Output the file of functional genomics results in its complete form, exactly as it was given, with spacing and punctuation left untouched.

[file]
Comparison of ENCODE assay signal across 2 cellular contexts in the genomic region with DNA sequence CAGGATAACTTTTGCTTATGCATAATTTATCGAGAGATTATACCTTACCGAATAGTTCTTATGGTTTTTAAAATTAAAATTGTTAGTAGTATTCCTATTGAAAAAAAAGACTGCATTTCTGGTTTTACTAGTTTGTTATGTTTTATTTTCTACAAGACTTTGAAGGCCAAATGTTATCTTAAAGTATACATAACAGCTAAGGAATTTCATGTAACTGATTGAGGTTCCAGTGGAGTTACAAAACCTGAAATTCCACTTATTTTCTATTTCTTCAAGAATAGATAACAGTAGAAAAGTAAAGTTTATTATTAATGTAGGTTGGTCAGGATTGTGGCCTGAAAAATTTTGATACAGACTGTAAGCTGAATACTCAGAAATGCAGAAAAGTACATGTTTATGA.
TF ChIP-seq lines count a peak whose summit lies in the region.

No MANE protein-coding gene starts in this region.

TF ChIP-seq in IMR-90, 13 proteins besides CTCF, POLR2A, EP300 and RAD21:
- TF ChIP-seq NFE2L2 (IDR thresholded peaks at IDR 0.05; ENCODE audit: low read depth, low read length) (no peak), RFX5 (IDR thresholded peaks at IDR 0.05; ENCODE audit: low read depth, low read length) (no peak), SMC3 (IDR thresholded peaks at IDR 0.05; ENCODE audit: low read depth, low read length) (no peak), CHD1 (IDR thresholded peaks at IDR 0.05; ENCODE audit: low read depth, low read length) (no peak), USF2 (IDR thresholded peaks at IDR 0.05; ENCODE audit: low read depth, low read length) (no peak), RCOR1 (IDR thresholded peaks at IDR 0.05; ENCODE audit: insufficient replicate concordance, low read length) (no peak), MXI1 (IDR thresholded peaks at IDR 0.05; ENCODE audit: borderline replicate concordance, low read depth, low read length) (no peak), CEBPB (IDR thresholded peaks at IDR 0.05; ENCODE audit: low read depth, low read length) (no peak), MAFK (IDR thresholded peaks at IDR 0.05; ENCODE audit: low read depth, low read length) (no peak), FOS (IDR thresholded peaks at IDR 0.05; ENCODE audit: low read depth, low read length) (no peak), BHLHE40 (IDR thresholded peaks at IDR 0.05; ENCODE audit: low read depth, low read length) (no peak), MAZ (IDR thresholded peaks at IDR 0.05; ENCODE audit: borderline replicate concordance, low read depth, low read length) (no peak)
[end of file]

Comparison of ENCODE assay signal across 2 cellular contexts in the genomic region with DNA sequence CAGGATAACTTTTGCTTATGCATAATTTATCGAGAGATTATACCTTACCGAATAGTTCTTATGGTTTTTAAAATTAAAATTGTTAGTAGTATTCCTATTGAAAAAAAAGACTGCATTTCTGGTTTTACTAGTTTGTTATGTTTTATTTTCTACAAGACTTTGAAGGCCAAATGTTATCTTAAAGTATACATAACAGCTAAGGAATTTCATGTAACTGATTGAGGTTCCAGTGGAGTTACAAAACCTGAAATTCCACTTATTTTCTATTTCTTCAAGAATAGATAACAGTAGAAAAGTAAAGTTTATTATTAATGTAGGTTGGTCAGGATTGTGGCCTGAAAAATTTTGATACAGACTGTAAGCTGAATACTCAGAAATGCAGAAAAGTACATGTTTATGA.
TF ChIP-seq lines count a peak whose summit lies in the region.

No MANE protein-coding gene starts in this region.

TF ChIP-seq in IMR-90, 13 proteins besides CTCF, POLR2A, EP300 and RAD21:
- TF ChIP-seq NFE2L2 (IDR thresholded peaks at IDR 0.05; ENCODE audit: low read depth, low read length) (no peak), RFX5 (IDR thresholded peaks at IDR 0.05; ENCODE audit: low read depth, low read length) (no peak), SMC3 (IDR thresholded peaks at IDR 0.05; ENCODE audit: low read depth, low read length) (no peak), CHD1 (IDR thresholded peaks at IDR 0.05; ENCODE audit: low read depth, low read length) (no peak), USF2 (IDR thresholded peaks at IDR 0.05; ENCODE audit: low read depth, low read length) (no peak), RCOR1 (IDR thresholded peaks at IDR 0.05; ENCODE audit: insufficient replicate concordance, low read length) (no peak), MXI1 (IDR thresholded peaks at IDR 0.05; ENCODE audit: borderline replicate concordance, low read depth, low read length) (no peak), CEBPB (IDR thresholded peaks at IDR 0.05; ENCODE audit: low read depth, low read length) (no peak), MAFK (IDR thresholded peaks at IDR 0.05; ENCODE audit: low read depth, low read length) (no peak), FOS (IDR thresholded peaks at IDR 0.05; ENCODE audit: low read depth, low read length) (no peak), BHLHE40 (IDR thresholded peaks at IDR 0.05; ENCODE audit: low read depth, low read length) (no peak), MAZ (IDR thresholded peaks at IDR 0.05; ENCODE audit: borderline replicate concordance, low read depth, low read length) (no peak)